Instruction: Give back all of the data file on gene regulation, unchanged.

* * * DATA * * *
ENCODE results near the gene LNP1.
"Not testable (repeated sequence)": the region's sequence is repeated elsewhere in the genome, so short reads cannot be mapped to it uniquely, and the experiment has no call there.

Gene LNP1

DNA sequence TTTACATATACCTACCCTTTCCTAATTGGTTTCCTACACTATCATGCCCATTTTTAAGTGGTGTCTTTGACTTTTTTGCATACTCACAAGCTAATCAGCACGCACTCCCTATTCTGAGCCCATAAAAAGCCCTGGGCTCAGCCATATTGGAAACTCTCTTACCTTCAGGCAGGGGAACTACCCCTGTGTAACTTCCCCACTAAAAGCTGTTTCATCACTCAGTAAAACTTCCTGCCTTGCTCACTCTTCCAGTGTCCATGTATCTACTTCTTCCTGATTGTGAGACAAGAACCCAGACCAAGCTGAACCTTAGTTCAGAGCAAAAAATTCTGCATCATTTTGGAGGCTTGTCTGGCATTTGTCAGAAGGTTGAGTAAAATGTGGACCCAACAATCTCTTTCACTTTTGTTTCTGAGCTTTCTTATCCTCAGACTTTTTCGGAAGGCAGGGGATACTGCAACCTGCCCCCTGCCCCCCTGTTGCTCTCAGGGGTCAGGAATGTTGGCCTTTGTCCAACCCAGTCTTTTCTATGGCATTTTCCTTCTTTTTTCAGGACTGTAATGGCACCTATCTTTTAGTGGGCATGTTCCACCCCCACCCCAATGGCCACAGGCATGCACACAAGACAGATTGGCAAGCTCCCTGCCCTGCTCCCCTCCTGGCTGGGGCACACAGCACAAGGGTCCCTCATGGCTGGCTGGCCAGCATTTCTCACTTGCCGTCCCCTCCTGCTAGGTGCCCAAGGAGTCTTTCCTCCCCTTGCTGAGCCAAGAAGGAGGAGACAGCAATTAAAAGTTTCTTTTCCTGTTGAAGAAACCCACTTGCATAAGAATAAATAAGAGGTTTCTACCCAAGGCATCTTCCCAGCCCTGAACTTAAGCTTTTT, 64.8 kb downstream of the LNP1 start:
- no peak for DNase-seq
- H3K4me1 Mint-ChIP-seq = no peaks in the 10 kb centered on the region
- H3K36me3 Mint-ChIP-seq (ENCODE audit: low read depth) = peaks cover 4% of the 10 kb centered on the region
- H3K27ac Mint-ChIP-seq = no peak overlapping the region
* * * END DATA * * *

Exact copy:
ENCODE results near the gene LNP1.
"Not testable (repeated sequence)": the region's sequence is repeated elsewhere in the genome, so short reads cannot be mapped to it uniquely, and the experiment has no call there.

Gene LNP1

DNA sequence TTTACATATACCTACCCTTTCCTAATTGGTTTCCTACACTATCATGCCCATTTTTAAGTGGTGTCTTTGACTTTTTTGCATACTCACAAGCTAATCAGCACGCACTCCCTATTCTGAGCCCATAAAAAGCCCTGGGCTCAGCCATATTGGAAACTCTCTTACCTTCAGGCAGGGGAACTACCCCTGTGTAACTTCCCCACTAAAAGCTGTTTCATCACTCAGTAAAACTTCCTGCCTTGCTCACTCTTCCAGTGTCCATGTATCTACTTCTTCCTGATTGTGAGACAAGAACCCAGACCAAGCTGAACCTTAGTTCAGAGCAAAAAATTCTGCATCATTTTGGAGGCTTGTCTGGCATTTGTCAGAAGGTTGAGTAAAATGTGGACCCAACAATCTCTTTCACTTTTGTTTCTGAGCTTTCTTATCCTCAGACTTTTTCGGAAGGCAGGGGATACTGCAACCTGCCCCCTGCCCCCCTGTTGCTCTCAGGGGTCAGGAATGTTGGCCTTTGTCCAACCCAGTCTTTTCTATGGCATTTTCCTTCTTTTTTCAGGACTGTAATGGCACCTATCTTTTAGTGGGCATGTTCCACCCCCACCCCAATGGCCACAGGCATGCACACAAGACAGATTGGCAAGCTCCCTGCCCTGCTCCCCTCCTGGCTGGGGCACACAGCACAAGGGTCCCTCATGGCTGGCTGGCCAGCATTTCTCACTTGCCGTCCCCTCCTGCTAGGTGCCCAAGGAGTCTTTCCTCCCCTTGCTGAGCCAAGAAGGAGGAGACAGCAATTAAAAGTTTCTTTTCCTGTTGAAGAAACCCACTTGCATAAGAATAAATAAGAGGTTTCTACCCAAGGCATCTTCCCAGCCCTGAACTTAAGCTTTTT, 64.8 kb downstream of the LNP1 start:
- no peak for DNase-seq
- H3K4me1 Mint-ChIP-seq = no peaks in the 10 kb centered on the region
- H3K36me3 Mint-ChIP-seq (ENCODE audit: low read depth) = peaks cover 4% of the 10 kb centered on the region
- H3K27ac Mint-ChIP-seq = no peak overlapping the region